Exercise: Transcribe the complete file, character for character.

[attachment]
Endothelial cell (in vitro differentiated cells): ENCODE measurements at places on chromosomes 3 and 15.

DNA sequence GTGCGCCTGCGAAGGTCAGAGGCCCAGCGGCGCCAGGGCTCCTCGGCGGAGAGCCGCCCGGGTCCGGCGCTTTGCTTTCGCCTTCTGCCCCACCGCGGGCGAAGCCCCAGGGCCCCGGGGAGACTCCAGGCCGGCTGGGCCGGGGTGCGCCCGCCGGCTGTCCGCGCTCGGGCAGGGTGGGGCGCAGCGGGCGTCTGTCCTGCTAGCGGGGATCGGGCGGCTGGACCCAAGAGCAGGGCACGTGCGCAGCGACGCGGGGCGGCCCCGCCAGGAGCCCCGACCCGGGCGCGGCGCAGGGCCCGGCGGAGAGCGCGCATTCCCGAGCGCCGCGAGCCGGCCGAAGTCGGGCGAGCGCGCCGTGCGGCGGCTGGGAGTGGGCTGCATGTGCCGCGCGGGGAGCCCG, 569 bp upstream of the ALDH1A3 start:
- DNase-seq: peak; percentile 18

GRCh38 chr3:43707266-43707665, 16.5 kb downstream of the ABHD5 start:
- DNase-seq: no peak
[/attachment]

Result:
Endothelial cell (in vitro differentiated cells): ENCODE measurements at places on chromosomes 3 and 15.

DNA sequence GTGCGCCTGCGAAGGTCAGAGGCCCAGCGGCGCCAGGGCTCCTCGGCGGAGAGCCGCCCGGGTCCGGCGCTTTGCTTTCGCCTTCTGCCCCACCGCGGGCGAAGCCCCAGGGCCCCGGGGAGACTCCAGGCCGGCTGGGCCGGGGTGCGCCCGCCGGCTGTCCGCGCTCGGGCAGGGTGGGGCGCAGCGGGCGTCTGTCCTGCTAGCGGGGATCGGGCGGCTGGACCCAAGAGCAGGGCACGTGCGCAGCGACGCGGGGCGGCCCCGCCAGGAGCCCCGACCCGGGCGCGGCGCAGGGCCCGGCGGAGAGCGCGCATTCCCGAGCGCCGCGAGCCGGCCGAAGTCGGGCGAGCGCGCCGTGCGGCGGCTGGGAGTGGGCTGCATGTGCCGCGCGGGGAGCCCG, 569 bp upstream of the ALDH1A3 start:
- DNase-seq: peak; percentile 18

GRCh38 chr3:43707266-43707665, 16.5 kb downstream of the ABHD5 start:
- DNase-seq: no peak